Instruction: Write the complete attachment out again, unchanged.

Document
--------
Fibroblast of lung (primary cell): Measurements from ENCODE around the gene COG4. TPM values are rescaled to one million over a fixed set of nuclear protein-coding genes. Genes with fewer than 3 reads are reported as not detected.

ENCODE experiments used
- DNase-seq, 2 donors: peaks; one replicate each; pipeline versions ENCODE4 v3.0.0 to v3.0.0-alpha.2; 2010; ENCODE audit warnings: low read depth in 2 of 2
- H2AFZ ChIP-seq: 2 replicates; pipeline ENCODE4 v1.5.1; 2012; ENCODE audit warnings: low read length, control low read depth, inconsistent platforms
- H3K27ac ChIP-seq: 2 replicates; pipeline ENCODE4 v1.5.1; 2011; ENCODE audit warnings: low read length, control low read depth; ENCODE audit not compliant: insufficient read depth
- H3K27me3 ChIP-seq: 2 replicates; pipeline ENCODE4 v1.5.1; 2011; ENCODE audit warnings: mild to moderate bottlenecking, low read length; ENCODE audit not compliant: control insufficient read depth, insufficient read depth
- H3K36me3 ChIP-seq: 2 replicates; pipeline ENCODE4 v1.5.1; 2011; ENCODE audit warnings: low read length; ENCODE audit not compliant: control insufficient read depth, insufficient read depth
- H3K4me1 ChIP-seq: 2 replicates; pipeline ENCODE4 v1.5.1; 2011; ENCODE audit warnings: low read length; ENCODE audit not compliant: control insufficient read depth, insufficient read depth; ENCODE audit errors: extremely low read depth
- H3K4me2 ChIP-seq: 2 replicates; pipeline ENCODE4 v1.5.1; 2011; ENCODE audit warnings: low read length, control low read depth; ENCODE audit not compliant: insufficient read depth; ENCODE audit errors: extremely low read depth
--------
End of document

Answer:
Fibroblast of lung (primary cell): Measurements from ENCODE around the gene COG4. TPM values are rescaled to one million over a fixed set of nuclear protein-coding genes. Genes with fewer than 3 reads are reported as not detected.

ENCODE experiments used
- DNase-seq, 2 donors: peaks; one replicate each; pipeline versions ENCODE4 v3.0.0 to v3.0.0-alpha.2; 2010; ENCODE audit warnings: low read depth in 2 of 2
- H2AFZ ChIP-seq: 2 replicates; pipeline ENCODE4 v1.5.1; 2012; ENCODE audit warnings: low read length, control low read depth, inconsistent platforms
- H3K27ac ChIP-seq: 2 replicates; pipeline ENCODE4 v1.5.1; 2011; ENCODE audit warnings: low read length, control low read depth; ENCODE audit not compliant: insufficient read depth
- H3K27me3 ChIP-seq: 2 replicates; pipeline ENCODE4 v1.5.1; 2011; ENCODE audit warnings: mild to moderate bottlenecking, low read length; ENCODE audit not compliant: control insufficient read depth, insufficient read depth
- H3K36me3 ChIP-seq: 2 replicates; pipeline ENCODE4 v1.5.1; 2011; ENCODE audit warnings: low read length; ENCODE audit not compliant: control insufficient read depth, insufficient read depth
- H3K4me1 ChIP-seq: 2 replicates; pipeline ENCODE4 v1.5.1; 2011; ENCODE audit warnings: low read length; ENCODE audit not compliant: control insufficient read depth, insufficient read depth; ENCODE audit errors: extremely low read depth
- H3K4me2 ChIP-seq: 2 replicates; pipeline ENCODE4 v1.5.1; 2011; ENCODE audit warnings: low read length, control low read depth; ENCODE audit not compliant: insufficient read depth; ENCODE audit errors: extremely low read depth